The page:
The effects of computer-assisted instruction on GED test achievement
Noll, Beverly Gayle Machen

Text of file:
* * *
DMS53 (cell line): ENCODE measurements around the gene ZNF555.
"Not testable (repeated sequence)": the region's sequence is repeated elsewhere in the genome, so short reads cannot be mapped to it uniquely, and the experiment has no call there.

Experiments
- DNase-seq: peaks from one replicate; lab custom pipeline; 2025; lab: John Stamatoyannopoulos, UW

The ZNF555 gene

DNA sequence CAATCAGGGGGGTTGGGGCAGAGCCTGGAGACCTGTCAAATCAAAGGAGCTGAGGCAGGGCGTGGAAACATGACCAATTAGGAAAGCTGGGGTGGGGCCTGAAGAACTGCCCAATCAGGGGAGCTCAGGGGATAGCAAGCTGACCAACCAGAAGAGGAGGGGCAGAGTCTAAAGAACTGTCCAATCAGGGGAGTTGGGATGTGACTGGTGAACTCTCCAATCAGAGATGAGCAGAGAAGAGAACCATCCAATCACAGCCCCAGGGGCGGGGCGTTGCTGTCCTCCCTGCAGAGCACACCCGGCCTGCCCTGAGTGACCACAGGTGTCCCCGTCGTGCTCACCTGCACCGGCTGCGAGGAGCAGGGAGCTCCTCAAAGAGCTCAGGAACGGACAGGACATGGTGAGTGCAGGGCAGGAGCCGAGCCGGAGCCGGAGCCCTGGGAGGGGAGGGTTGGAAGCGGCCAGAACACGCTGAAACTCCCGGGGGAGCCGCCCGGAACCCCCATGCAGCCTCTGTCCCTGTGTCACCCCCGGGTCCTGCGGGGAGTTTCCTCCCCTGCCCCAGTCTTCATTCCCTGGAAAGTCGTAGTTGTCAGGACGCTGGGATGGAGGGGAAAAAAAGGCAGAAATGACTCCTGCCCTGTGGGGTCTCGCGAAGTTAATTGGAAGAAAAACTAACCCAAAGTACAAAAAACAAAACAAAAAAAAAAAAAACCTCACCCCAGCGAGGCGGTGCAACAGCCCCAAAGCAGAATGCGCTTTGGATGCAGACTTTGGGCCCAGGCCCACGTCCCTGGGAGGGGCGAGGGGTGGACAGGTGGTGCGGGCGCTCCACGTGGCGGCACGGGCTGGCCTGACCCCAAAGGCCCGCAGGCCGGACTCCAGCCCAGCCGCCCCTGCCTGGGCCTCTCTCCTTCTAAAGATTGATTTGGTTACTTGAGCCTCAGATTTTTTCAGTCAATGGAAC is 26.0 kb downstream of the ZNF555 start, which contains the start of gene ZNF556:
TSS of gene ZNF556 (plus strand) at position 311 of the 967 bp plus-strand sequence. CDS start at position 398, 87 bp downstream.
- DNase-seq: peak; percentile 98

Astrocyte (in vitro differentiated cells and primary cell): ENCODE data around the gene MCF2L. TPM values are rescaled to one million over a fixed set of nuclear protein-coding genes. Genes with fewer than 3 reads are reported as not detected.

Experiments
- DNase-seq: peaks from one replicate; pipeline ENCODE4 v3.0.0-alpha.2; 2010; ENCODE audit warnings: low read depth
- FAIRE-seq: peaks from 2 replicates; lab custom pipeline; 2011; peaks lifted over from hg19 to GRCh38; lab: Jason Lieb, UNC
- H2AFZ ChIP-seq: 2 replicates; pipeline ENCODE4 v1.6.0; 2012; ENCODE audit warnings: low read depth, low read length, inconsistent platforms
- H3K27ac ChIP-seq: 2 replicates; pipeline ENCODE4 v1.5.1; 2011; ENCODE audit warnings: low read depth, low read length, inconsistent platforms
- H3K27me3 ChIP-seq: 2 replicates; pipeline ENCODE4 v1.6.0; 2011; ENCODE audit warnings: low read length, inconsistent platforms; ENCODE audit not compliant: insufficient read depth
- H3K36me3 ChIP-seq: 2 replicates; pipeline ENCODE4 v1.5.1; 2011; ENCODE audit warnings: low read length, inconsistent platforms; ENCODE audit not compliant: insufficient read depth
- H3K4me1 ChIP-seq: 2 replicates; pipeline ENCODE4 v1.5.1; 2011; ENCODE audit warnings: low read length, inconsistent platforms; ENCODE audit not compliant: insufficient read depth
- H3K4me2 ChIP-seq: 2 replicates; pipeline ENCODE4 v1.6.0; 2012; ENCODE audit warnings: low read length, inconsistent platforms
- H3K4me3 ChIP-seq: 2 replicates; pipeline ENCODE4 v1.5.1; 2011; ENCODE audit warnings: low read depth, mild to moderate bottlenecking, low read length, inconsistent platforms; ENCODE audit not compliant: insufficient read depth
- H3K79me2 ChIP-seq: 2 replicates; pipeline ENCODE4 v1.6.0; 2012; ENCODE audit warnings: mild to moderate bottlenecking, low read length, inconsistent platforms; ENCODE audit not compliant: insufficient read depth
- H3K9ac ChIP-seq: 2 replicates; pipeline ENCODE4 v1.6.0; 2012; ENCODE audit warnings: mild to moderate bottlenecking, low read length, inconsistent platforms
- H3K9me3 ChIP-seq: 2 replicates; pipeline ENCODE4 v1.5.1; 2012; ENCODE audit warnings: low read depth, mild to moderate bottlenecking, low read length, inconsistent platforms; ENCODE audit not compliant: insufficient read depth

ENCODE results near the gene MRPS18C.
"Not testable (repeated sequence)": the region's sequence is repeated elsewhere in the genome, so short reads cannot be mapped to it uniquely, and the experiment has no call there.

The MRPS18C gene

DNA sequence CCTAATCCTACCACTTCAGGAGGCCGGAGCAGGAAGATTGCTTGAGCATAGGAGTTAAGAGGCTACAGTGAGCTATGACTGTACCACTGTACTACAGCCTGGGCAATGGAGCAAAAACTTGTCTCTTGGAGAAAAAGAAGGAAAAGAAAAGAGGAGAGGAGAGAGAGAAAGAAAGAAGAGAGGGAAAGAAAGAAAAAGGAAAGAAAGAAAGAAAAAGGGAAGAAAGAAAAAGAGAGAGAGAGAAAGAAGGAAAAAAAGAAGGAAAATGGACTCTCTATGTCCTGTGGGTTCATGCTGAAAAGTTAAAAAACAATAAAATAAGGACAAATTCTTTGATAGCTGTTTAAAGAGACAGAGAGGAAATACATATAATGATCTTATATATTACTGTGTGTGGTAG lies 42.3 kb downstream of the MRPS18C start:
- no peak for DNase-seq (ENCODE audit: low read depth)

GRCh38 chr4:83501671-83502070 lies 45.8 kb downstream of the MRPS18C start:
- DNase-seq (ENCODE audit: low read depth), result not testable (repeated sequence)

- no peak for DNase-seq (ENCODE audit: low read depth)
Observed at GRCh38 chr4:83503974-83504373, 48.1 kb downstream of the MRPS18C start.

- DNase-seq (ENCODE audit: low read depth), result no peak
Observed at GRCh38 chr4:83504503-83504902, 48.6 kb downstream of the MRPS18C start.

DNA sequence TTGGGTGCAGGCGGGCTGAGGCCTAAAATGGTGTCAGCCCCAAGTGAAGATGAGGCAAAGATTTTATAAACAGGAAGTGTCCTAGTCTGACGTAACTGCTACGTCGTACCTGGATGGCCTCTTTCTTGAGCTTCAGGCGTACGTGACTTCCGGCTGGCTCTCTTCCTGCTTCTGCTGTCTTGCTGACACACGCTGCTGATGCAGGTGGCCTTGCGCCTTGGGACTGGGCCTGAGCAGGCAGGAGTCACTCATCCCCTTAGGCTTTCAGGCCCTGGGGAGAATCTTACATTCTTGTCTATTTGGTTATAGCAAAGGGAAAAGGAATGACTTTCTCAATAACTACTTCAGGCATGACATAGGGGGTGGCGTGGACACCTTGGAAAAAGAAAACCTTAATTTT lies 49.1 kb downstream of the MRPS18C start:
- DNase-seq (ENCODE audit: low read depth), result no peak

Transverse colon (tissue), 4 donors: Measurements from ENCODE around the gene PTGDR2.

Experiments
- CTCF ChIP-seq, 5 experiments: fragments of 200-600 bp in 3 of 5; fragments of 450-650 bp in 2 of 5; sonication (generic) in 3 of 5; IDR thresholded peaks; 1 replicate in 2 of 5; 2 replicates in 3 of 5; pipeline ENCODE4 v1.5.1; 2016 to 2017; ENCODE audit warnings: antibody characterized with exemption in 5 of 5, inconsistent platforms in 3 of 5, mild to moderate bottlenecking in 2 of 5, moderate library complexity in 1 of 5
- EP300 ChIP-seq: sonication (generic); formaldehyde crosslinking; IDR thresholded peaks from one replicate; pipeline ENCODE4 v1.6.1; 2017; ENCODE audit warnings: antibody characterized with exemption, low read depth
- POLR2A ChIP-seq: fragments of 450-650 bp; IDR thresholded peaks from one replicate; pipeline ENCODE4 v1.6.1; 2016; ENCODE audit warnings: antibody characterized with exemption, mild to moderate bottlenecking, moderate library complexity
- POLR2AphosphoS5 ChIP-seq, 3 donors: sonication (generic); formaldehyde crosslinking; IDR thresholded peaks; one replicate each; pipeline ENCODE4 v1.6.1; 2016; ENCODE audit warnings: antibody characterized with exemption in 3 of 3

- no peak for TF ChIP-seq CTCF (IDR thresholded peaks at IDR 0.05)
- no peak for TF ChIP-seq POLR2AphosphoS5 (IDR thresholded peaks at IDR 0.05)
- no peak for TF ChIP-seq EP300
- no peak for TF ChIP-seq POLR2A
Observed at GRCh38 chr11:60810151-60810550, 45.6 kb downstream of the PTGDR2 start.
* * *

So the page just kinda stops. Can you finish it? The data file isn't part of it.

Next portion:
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The problem is evident that millions of adults in the United States need additional educational experiences to equip them with high school equivalency skills. In the United States in 1980, there were more than 72 million adults with less than high school diplomas ("Texas State Plan," 1982). Financing, organizing, and putting into operation the adult education programs needed to reach the millions of United States adults with less than high school educations is challenging. Educators need to select the most effective instructional methods possible. Serious studies need to be made reviewing the effectiveness of applying new technologies to adult learning programs, noted Cathy Brant, a former Odessa College adult basic education director, (personal communication, August 10, 1985). Many technological and educational experts stress that emerging technologies have the potential to revolutionize adult education. The microcomputer is just one example. The availability of the microcomputer requires educators to understand how to apply it to adult education. The educator with access to such technology, but without a clear grasp of the capabilities and application to adult education, is much like a carpenter with state-of-the-art tools, but no blueprint for how to build a house. Educators need to have a blueprint to use in applying microcomputers to adult learning, but more empirical studies are needed before the plan can be drawn (Boone, 1985).